Mind you I am an old bloke so maybe beyond understanding. Though, if it helps, I can categorically stay I wouldn’t be stupid enough to climb a mountain just to prove how manly I was.

Europe at the Donmar Warehouse review ****

Europe

Donmar Warehouse, 6th August 2019

I have been mightily impressed with the two adaptations by David Greig, the AD of Edinburgh’s Royal Lyceum Theatre, that I have seen to date. The Suppliant Women, based on Aeschylus’s The Suppliants, which came to the Young Vic a couple of years ago, benefited from an excellent professional and amateur cast, some superb movement/choreography courtesy of Sasha Milavic Davies and music from percussionist Ben Burton and double aulos-ist (is that a thing) Callum Armstrong, but it was Mr Greig’s rhythmic text which powered the whole thing on. As for his skill in bringing Joe Simpson’s mountaineering epic, Touching the Void, to the stage, (which also features stunning movement work courtesy of Ms Davies), well I strongly suggest you make up your own mind and snap up a ticket for the transfer to London at the Duke of York’s. It was one of my top ten plays of 2018 at its original run in Bristol for good reason.

I am also set to see DG’s latest adaptation, Solaris, based on the 1961 novel by Polish writer Stanislaw Lem, made into a brilliant film by master Andrei Tarkovsky in 1972 and then subsequently sharpened up by Steven Soderbergh in 2002. If you like your science fiction to be all crash, bang, wallop, dispense-with-plot-and-character, CGI-fest, then this is not for you. It’s claustrophobia always felt like a good fit for the theatre to me and from the sound of the reviews from the current run in Edinburgh so it has proved, Can’t wait. And I should also probably consider seeing the Old Vic’s musical version of Bill Forsyth’s Local Hero next year where DG will write the book, though the involvement of one Mark Knopfler in the music department worries me. (In the Tourist’s post-punk musical heyday of the late 1970’s and early 1980’s, Dire Straits were the enemy of taste, no question).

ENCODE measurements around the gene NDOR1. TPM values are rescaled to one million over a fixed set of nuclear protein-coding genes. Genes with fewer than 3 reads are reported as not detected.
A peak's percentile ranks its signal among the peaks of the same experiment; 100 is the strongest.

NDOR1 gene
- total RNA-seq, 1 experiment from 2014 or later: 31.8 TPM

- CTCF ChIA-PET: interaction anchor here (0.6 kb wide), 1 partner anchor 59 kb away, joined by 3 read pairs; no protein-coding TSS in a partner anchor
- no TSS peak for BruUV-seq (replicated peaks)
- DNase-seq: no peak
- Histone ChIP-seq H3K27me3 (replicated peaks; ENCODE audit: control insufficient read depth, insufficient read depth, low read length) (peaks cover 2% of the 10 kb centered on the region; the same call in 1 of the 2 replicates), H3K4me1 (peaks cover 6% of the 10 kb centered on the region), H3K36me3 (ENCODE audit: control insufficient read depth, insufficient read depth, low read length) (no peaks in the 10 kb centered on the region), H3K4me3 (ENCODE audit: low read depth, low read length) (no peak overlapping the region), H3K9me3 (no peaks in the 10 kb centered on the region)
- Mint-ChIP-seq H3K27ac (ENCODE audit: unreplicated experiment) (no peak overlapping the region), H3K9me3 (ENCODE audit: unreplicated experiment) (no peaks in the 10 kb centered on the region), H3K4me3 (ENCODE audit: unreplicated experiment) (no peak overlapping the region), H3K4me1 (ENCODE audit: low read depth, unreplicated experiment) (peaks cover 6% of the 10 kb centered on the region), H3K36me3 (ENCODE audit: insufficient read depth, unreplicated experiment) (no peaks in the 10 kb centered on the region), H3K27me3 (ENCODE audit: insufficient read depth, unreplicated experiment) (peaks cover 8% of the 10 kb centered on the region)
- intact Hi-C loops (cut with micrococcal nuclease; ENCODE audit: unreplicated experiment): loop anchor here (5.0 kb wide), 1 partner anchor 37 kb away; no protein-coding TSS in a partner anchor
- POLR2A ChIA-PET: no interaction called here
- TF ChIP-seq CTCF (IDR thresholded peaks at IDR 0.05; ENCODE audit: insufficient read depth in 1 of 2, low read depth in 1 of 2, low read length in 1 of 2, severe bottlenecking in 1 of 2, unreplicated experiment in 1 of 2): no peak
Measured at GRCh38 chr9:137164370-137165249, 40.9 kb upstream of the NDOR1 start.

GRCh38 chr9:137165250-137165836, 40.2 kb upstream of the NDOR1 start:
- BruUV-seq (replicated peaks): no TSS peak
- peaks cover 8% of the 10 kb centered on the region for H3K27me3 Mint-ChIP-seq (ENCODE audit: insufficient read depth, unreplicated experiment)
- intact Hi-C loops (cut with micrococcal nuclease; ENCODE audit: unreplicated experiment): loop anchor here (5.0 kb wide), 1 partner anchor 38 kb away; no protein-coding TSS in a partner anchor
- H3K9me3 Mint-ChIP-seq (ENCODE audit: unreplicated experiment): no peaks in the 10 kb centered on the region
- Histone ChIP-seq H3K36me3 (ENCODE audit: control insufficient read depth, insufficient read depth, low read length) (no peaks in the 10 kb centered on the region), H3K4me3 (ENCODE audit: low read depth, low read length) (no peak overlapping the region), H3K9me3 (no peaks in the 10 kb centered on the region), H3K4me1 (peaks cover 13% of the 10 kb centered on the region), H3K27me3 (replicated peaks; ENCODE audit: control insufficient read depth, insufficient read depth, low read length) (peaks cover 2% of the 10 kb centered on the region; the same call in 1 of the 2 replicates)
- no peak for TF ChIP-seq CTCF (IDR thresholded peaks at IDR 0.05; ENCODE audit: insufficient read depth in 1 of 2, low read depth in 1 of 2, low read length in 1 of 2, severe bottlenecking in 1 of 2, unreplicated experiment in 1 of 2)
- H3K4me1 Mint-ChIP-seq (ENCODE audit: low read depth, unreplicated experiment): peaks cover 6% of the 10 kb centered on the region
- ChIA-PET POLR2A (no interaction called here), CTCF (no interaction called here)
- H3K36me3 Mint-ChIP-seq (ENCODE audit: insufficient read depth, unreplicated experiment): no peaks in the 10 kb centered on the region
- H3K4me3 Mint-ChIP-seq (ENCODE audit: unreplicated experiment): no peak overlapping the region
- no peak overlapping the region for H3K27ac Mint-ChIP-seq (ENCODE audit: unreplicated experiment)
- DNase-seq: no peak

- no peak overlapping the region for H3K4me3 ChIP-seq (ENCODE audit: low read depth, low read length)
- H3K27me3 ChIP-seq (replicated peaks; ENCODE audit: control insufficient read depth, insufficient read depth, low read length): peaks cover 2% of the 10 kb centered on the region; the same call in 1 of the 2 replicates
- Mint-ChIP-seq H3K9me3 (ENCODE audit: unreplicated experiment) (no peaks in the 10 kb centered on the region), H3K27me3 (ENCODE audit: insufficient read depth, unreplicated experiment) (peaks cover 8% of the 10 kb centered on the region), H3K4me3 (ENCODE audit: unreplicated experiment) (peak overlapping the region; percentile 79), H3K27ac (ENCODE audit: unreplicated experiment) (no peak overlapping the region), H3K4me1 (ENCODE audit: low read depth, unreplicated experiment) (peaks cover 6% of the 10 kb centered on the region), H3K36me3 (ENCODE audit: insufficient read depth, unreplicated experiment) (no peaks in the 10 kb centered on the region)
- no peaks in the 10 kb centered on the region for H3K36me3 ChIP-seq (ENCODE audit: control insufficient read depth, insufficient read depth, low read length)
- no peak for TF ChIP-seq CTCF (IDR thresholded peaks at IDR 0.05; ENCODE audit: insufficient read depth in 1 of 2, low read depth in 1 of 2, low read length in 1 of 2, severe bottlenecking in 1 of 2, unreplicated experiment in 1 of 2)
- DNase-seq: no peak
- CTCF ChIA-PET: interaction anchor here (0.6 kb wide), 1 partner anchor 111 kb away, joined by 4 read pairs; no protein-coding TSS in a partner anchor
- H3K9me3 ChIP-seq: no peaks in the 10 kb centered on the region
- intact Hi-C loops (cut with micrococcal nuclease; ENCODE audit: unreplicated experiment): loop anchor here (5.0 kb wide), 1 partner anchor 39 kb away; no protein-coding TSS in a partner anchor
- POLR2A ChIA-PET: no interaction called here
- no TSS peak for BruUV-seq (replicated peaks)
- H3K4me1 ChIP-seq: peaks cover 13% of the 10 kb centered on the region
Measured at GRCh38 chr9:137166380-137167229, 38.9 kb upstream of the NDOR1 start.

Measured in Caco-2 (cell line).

Sadly though I had never seen any of DG’s original plays. I see there have been relatively recent revivals of Midsummer and The Strange Undoing of Prudencia Hart, and I would hope that one day soon the likes of The Events and Dunsinane reappear based on the reactions to their original outings. For the moment though I will make do with Europe, DG’s first ever play from 1994, and this marvellous revival at the Donmar Warehouse which Michael Longhurst choose to direct as the opener in his first season as the new AD at the Donmar. Big boots to metaphorically fill after Josie Rourke but with this production, Branden Jacob-Jenkins’s Appropriate and the revival of Caryl Churchill’s Far Away to come, he seems to be firmly on the right track.